Gold: 0
    Cash: 0
    Long bonds: 0.35% (as of Friday, from the Treasury website)

    Again, there’s nothing wrong with that; a substantial portion of my portfolio is in TIPS, with negative real return. However, it implies a hefty savings rate. On the other side, of course, are all the good arguments you made against an equity-heavy portfolio: sure, it MIGHT deliver better performance, or it might turn out much worse than the PP.

    This is the dilemma middle-class investors face: because real rates are so low, you’re stuck choosing between a high risk portfolio and hoping for the best, or a low-risk portfolio and an agonizingly high savings rate. My question to you, then, is: do you save at the high rate that your defensive portfolio requires? And if so, what rate did you come up with?

    • Karawynn says

      I’ll answer your other questions in a bit, Matthew, but first, where exactly are you getting the 0.35% number on the long bonds, and what does that refer to? Because it seems … way off.

      • Matthew Amster-Burton says



        That’s the average real yield to maturity on outstanding 10+-year TIPS. If you invest in something super-long like EDV or individual 30-year securities, you can pick up a little more yield; the yield on the 30-year TIPS is 0.7 or so. Yes, that is stupefyingly low. If bond rates increase (please!) during your accumulation years, you’ll have ample opportunity to buy higher-yielding bonds, but 0.35% is probably a very good estimate of what is going to happen to the dollars you invest today. (But who knows? Weird things happen.)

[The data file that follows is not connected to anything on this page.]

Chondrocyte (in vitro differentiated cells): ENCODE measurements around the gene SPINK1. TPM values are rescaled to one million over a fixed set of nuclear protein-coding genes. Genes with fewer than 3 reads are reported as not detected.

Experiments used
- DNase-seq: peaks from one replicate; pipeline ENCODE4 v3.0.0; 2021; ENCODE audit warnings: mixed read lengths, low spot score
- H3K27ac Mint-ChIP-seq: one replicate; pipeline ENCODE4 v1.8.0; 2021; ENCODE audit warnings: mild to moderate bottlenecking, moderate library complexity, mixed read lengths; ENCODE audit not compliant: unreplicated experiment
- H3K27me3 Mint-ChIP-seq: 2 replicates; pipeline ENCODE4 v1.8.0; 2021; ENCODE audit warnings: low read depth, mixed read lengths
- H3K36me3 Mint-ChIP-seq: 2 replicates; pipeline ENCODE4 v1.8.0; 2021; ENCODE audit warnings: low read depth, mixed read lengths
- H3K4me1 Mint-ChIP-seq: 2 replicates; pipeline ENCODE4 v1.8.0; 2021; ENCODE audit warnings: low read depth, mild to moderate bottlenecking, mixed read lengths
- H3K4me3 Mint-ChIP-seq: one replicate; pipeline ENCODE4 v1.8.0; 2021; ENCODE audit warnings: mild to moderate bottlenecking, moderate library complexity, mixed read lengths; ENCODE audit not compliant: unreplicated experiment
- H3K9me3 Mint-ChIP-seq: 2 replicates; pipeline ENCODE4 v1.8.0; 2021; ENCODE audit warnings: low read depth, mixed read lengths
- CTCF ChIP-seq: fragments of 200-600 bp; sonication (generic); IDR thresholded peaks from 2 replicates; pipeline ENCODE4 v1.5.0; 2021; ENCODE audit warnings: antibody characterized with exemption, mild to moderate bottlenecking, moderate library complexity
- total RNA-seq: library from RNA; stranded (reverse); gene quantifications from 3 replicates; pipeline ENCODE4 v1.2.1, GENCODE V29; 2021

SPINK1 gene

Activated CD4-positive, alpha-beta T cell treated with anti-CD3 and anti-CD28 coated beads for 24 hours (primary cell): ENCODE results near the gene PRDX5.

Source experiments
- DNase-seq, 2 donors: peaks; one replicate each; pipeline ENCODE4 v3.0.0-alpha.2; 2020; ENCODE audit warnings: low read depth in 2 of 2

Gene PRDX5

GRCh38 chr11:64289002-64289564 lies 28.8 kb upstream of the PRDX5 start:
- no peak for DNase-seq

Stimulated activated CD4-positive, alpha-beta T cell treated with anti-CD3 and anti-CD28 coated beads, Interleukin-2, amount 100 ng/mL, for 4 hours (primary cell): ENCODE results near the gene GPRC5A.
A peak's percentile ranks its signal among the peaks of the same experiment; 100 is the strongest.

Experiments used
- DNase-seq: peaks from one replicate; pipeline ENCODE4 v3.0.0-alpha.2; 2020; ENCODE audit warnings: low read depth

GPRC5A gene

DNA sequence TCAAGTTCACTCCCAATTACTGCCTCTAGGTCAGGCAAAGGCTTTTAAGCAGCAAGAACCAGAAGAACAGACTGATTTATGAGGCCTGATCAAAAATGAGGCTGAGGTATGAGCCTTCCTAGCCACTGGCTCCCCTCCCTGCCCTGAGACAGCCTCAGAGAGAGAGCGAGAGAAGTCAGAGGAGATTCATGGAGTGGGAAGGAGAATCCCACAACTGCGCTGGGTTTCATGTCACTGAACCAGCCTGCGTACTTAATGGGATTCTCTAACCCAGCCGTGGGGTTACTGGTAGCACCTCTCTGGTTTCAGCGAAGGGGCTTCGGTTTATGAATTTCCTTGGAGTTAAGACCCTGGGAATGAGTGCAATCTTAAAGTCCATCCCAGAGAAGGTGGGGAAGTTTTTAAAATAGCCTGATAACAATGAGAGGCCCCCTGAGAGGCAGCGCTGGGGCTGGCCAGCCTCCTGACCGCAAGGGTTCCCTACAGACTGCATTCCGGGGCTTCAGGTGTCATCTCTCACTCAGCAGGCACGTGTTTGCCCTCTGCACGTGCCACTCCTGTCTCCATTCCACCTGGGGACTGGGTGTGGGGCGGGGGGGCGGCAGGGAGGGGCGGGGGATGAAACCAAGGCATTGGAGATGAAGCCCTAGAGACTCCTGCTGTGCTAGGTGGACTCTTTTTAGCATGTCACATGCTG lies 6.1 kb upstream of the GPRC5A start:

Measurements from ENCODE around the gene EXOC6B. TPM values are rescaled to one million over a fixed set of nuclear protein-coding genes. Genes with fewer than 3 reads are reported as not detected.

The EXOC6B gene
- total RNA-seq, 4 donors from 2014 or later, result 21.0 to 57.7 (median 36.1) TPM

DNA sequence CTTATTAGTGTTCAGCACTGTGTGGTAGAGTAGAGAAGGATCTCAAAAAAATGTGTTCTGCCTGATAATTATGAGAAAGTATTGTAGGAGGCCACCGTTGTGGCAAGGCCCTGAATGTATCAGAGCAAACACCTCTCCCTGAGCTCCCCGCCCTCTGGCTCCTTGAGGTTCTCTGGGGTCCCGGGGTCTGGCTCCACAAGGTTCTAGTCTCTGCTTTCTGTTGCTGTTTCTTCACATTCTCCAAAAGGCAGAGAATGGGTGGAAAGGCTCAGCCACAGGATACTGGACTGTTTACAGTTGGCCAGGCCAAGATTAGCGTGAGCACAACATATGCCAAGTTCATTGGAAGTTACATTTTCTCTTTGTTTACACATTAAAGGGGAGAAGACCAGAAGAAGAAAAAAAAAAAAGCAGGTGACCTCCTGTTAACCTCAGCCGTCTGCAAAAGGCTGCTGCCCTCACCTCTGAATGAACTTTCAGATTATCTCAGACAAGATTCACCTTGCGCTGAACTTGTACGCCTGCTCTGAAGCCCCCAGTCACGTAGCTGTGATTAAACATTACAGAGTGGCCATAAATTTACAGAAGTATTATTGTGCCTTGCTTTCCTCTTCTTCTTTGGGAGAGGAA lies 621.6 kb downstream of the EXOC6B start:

• Karawynn says

          Okay, that explains it. The ‘long bonds’ portion of the PP is intended to be as close to 30-year as you can get, and no less than 20. So yes: EDV, 30-year individual bonds, also TLT is very popular. I calculate a 4.27% return off TLT for calendar year 2011 — just in monthly dividends, not counting the very considerable price appreciation, which clocked in at 29.54%. (Craig separately calculated 33.56% for TLT in 2011, which is close to my 33.81% total.)

          Also, TIPS are not appropriate for the long bonds section. I personally fall into the majority ‘avoid TIPS’ camp, but if you really want to include TIPS, they are a better substitute for gold, as they are intended as an inflation hedge, and long bonds are there primarily for the opposite situation, deflation.

          • Matthew Amster-Burton says

            Okay, but you can’t spend nominal growth, only real growth, and you can’t buy last year’s yield, only this year’s. (Man, I sound like the world’s worst fortune cookie.) The bond market is saying it expects that if you buy a 30-year bond today, you’ll earn 0.7% annually in real returns, including capital appreciation and reinvested coupons. The bond market could and probably will be wrong–but we don’t know in which direction, and historically it’s been pretty accurate. In other words, that’s the best estimate out there.